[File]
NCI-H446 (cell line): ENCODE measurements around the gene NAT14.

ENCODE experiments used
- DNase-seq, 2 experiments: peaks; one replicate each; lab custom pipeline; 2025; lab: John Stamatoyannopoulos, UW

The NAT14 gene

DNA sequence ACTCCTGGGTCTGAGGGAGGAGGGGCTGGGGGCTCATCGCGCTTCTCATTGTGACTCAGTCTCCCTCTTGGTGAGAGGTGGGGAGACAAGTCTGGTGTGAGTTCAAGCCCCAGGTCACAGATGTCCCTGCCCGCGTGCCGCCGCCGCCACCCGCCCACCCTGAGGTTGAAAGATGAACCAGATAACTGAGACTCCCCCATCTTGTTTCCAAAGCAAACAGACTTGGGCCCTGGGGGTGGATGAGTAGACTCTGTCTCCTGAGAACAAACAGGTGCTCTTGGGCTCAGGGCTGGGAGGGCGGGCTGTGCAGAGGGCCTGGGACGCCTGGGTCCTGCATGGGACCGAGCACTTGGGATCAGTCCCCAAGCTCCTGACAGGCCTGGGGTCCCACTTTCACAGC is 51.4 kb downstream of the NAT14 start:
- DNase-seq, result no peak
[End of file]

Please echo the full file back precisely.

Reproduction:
NCI-H446 (cell line): ENCODE measurements around the gene NAT14.

ENCODE experiments used
- DNase-seq, 2 experiments: peaks; one replicate each; lab custom pipeline; 2025; lab: John Stamatoyannopoulos, UW

The NAT14 gene

DNA sequence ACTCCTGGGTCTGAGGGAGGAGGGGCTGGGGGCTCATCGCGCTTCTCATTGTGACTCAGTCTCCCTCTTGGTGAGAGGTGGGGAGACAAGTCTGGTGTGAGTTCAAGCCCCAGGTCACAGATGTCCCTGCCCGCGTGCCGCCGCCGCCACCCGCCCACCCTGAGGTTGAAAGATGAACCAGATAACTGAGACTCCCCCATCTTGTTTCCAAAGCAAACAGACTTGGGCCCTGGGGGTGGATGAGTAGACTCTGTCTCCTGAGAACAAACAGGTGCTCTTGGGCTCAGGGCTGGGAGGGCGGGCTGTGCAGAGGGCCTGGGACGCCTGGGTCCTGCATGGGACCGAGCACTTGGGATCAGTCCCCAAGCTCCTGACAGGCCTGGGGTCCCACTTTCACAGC is 51.4 kb downstream of the NAT14 start:
- DNase-seq, result no peak